US president Barrack Obama has made his most candid comments on the UK's referendum vote to leave the EU, warning against hysteria by adding there would now likely be a pause in the European project.
"There's been a little bit of hysteria post-Brexit vote, as if somehow NATO's gone, the trans-Atlantic alliance is dissolving, and every country is rushing off to its own corner. That's not what's happening,"Obama told the US' National Public Radio.
The outgoing president told the broadcaster he respected the democratic will of the British people, even if he had come out against it. He added the result of the 23 June referendum showed EU integration had moved too fast "without as much consensus as it should have."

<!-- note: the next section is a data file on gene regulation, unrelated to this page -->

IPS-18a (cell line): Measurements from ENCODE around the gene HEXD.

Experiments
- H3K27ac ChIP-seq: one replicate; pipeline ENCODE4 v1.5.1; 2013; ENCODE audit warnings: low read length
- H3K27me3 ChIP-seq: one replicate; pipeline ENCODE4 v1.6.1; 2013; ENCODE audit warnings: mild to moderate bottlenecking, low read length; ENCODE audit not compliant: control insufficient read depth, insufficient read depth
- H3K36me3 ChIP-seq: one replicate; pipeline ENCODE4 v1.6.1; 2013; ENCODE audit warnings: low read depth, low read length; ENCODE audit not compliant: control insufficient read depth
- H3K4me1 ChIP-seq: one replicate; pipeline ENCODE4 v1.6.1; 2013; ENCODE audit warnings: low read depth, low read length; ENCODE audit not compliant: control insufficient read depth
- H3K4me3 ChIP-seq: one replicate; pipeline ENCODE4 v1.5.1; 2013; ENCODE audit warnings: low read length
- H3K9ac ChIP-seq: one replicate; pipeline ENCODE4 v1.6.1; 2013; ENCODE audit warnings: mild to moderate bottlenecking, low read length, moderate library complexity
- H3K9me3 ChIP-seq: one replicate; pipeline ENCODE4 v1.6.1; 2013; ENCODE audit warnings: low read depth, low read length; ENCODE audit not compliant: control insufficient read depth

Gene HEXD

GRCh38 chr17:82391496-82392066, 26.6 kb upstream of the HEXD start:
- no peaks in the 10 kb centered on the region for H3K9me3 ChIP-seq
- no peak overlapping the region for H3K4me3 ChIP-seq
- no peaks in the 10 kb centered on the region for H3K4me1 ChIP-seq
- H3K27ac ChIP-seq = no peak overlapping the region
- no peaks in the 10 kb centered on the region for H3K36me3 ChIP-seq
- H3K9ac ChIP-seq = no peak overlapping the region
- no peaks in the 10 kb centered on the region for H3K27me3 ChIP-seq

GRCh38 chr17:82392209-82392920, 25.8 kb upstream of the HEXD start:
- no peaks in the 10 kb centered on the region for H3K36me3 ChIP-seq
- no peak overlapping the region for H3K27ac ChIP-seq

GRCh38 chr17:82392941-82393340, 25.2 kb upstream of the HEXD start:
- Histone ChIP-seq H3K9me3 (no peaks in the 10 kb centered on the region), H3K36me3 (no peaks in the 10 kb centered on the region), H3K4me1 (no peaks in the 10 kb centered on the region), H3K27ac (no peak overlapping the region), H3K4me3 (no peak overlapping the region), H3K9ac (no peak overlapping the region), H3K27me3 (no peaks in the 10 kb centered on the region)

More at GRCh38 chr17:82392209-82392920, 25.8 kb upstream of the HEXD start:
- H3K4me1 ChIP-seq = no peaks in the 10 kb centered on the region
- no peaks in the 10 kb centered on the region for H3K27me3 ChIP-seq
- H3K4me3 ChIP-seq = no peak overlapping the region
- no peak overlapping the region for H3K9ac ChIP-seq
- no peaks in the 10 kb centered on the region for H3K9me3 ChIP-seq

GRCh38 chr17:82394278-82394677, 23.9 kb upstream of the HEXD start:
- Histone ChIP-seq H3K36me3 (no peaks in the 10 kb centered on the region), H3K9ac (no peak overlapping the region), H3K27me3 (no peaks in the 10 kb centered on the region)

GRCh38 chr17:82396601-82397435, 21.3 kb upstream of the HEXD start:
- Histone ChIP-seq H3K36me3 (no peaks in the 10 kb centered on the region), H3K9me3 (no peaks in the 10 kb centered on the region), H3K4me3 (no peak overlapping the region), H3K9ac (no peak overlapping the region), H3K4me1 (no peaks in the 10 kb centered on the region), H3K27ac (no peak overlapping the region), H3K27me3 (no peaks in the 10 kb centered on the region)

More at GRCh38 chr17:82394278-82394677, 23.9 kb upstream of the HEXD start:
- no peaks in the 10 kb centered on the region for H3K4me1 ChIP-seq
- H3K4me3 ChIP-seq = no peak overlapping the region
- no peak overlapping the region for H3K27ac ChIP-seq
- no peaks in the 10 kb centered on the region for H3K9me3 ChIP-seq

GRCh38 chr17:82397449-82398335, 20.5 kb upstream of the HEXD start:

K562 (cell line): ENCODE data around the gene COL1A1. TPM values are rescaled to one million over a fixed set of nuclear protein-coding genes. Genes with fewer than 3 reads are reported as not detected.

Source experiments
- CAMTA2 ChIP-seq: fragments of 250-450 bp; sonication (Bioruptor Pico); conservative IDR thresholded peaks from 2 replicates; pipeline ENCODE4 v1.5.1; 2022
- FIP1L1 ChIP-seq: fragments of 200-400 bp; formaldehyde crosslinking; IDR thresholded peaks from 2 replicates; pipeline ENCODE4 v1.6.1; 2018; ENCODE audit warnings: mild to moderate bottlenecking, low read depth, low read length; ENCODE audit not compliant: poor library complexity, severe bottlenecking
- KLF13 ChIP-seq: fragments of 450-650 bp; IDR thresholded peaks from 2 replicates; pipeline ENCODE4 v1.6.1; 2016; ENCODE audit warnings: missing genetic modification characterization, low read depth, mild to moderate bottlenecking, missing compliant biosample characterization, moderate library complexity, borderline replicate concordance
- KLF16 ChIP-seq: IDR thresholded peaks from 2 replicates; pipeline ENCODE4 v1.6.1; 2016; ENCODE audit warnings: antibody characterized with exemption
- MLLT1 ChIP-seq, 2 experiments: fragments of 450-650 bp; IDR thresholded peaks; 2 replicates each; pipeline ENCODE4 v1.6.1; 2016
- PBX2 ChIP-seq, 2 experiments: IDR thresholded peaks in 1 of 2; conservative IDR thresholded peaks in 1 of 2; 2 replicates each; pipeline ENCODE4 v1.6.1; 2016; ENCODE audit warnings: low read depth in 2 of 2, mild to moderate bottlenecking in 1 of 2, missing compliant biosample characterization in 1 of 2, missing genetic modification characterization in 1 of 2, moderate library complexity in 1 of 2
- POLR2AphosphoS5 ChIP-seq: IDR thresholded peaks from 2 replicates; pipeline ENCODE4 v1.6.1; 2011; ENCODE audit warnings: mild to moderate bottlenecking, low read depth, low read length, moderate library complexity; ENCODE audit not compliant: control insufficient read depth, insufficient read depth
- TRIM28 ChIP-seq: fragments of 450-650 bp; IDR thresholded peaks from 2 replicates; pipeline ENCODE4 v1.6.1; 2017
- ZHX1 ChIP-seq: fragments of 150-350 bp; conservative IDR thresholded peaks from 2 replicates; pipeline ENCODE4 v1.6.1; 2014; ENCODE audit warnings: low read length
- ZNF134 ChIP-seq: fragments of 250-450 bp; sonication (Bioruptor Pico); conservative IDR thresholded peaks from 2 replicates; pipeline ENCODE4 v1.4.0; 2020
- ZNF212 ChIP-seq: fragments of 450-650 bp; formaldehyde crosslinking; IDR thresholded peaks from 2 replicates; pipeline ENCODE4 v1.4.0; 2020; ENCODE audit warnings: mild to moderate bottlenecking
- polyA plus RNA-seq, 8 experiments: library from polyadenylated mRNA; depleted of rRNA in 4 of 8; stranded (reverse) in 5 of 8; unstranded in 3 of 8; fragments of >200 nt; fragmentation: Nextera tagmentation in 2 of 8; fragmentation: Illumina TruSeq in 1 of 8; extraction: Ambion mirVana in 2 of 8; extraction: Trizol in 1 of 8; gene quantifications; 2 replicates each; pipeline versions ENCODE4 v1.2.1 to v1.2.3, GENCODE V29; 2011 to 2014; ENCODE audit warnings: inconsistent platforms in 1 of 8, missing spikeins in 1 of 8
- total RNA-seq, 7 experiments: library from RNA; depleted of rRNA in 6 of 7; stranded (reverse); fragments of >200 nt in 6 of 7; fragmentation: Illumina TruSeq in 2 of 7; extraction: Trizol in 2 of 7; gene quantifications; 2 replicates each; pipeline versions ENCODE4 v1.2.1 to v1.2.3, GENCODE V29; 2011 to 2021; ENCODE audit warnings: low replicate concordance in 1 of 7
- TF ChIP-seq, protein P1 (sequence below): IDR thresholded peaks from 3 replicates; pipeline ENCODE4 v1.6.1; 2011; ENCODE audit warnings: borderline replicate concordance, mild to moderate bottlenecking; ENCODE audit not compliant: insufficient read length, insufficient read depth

"The best way to think about this is, a pause button has been pressed on the project of full European integration ... this will be a moment when all of Europe says, 'Let's take a breath and let's figure out how do we maintain some of our national identities, how do we preserve the benefits of integration and how do we deal with some of the frustrations that our own voters are feeling'."
Obama also tried to allay fears within the global economy over Brexit. He said the American economy was able to over come the "headwinds" following the shock vote.
Reuters reported $3trn (£225bn, €271.5bn) had been wiped off shares worldwide following the vote. Trading has remained volatile even as policymakers vowed to protect their economies.